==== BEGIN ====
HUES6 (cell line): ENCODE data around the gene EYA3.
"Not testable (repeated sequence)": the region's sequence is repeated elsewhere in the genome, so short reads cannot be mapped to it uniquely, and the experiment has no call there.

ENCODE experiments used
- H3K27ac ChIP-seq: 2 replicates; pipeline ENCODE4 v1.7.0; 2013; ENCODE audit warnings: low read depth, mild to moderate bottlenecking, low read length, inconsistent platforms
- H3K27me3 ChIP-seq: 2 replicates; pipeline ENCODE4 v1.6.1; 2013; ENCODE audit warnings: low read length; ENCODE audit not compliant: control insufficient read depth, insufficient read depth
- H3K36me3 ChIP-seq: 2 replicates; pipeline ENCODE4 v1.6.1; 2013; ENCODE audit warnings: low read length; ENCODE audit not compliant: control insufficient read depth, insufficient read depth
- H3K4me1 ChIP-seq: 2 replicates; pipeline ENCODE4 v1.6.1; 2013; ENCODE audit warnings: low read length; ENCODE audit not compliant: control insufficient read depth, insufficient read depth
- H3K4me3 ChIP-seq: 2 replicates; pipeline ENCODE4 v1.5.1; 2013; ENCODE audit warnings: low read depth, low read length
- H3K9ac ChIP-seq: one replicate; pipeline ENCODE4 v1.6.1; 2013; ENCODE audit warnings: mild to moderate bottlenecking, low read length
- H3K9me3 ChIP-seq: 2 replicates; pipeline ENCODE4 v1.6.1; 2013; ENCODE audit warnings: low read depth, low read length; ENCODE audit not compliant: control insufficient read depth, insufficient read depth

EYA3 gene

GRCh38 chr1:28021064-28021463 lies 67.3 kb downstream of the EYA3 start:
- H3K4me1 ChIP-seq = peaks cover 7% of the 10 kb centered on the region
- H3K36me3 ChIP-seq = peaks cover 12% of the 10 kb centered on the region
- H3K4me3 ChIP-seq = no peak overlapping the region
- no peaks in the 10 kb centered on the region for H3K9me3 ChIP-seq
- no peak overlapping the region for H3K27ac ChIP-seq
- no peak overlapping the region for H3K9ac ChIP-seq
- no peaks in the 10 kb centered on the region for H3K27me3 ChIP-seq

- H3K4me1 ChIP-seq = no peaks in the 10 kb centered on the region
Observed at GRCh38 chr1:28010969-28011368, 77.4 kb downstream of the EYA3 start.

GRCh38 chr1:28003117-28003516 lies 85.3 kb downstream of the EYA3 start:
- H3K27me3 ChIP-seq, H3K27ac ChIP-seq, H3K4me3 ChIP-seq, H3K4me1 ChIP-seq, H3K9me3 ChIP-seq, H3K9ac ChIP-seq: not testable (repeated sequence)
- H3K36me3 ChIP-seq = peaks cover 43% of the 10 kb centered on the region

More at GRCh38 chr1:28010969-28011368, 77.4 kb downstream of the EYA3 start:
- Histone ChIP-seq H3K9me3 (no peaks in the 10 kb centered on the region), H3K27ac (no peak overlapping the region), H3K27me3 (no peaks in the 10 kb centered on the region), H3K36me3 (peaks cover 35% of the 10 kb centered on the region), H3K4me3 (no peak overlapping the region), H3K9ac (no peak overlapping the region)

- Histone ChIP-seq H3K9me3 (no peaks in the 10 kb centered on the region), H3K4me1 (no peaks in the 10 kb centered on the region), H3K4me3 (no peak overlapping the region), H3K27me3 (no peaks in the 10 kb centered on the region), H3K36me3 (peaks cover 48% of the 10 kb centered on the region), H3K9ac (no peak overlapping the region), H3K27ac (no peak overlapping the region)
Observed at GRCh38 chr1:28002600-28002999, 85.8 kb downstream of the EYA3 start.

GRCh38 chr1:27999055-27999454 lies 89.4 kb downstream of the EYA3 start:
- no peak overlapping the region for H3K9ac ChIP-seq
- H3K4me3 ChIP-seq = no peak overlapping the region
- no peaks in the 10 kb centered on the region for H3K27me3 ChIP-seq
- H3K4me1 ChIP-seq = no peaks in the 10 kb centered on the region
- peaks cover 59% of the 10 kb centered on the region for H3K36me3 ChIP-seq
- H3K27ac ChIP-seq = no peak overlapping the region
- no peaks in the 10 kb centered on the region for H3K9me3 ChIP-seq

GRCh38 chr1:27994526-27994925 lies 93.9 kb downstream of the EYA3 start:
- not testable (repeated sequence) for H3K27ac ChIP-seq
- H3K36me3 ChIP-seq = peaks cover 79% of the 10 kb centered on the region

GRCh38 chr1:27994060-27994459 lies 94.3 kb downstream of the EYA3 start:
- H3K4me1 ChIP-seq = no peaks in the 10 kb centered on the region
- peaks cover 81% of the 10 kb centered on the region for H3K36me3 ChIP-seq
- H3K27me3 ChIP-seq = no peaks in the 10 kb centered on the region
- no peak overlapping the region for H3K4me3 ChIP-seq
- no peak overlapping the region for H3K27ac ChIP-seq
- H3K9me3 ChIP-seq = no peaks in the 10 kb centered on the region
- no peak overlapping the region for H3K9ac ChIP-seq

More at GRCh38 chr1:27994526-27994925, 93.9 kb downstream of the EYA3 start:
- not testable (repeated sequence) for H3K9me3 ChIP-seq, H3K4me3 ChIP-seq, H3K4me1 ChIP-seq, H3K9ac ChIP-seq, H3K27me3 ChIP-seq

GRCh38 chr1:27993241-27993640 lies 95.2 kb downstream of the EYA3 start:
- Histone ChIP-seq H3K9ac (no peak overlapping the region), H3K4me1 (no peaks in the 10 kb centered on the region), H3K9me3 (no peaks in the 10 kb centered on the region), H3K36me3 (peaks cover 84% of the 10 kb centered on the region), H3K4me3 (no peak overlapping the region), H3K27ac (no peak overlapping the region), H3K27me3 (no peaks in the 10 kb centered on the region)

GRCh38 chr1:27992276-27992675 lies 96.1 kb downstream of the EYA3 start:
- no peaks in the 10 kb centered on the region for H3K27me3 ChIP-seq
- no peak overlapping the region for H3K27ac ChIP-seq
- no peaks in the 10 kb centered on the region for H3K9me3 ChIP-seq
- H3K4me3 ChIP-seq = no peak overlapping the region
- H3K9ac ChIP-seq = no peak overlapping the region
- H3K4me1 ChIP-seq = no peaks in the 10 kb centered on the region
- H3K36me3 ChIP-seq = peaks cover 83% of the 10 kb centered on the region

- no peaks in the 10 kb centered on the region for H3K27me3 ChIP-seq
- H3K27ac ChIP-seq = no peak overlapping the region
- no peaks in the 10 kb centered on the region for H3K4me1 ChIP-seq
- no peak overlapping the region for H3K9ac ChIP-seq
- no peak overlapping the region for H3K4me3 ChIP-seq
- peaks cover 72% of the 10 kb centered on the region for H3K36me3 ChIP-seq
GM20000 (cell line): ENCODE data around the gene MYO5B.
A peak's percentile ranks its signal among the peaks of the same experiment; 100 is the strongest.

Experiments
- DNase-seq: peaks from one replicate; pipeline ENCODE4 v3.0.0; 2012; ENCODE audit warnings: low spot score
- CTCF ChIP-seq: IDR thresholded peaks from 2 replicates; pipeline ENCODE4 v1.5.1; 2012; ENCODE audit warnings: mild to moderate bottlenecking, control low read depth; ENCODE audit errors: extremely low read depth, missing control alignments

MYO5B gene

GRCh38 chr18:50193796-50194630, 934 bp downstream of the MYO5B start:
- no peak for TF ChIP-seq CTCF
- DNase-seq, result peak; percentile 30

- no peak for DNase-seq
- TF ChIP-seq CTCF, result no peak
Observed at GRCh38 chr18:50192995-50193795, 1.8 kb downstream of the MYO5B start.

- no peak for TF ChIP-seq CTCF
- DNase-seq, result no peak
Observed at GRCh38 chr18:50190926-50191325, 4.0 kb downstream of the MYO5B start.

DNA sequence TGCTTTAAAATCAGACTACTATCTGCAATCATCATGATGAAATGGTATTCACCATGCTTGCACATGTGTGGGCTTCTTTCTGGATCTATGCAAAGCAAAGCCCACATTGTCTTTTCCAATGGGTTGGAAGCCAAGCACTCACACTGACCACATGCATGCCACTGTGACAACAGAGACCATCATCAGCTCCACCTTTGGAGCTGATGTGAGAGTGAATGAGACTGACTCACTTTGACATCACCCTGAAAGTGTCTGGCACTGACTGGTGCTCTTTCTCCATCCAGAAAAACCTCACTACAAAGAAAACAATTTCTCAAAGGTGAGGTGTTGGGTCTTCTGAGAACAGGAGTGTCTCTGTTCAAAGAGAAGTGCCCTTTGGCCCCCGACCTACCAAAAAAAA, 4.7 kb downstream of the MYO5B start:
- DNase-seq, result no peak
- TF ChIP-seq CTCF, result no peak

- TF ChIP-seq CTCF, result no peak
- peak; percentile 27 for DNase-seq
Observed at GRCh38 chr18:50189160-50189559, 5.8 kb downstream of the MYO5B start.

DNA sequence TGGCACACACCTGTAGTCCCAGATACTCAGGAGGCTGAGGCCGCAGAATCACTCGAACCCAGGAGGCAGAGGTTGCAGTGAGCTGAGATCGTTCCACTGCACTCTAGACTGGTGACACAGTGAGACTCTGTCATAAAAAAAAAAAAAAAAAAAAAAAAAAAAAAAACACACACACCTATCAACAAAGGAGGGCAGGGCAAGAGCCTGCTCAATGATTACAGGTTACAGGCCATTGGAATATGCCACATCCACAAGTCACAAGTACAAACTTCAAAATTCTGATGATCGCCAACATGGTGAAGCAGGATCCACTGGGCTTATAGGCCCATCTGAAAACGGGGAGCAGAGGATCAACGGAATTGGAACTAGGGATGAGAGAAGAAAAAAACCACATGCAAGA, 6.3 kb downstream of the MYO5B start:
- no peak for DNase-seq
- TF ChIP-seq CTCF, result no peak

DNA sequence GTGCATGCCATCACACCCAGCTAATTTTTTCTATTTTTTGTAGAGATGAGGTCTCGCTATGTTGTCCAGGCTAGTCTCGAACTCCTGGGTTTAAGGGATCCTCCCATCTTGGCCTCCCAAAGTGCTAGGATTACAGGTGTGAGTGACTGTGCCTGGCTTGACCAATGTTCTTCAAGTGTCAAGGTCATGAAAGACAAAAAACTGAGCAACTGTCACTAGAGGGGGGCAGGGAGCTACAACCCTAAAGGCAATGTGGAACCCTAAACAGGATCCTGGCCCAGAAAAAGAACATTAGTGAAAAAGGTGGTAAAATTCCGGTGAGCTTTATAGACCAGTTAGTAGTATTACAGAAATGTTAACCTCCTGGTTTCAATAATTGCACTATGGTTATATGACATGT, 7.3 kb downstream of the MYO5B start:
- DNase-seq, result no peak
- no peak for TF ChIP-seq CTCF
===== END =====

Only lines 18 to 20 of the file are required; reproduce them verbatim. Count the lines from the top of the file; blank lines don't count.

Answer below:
- no peak overlapping the region for H3K9ac ChIP-seq
- no peaks in the 10 kb centered on the region for H3K27me3 ChIP-seq

- H3K4me1 ChIP-seq = no peaks in the 10 kb centered on the region